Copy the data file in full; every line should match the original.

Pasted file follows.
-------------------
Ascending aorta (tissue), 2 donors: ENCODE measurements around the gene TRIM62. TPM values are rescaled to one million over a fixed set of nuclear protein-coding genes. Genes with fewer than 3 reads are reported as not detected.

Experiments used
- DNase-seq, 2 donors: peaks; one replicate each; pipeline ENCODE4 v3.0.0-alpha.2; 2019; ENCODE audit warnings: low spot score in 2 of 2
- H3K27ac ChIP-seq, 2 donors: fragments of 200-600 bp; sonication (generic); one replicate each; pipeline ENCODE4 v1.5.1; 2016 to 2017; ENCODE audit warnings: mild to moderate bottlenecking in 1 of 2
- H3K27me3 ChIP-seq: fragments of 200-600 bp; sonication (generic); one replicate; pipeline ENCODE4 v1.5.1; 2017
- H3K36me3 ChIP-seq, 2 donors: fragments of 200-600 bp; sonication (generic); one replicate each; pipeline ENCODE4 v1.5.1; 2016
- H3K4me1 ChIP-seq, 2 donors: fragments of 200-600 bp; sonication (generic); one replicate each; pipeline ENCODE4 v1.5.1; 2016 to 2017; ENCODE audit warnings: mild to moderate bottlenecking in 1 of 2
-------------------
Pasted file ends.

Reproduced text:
Ascending aorta (tissue), 2 donors: ENCODE measurements around the gene TRIM62. TPM values are rescaled to one million over a fixed set of nuclear protein-coding genes. Genes with fewer than 3 reads are reported as not detected.

Experiments used
- DNase-seq, 2 donors: peaks; one replicate each; pipeline ENCODE4 v3.0.0-alpha.2; 2019; ENCODE audit warnings: low spot score in 2 of 2
- H3K27ac ChIP-seq, 2 donors: fragments of 200-600 bp; sonication (generic); one replicate each; pipeline ENCODE4 v1.5.1; 2016 to 2017; ENCODE audit warnings: mild to moderate bottlenecking in 1 of 2
- H3K27me3 ChIP-seq: fragments of 200-600 bp; sonication (generic); one replicate; pipeline ENCODE4 v1.5.1; 2017
- H3K36me3 ChIP-seq, 2 donors: fragments of 200-600 bp; sonication (generic); one replicate each; pipeline ENCODE4 v1.5.1; 2016
- H3K4me1 ChIP-seq, 2 donors: fragments of 200-600 bp; sonication (generic); one replicate each; pipeline ENCODE4 v1.5.1; 2016 to 2017; ENCODE audit warnings: mild to moderate bottlenecking in 1 of 2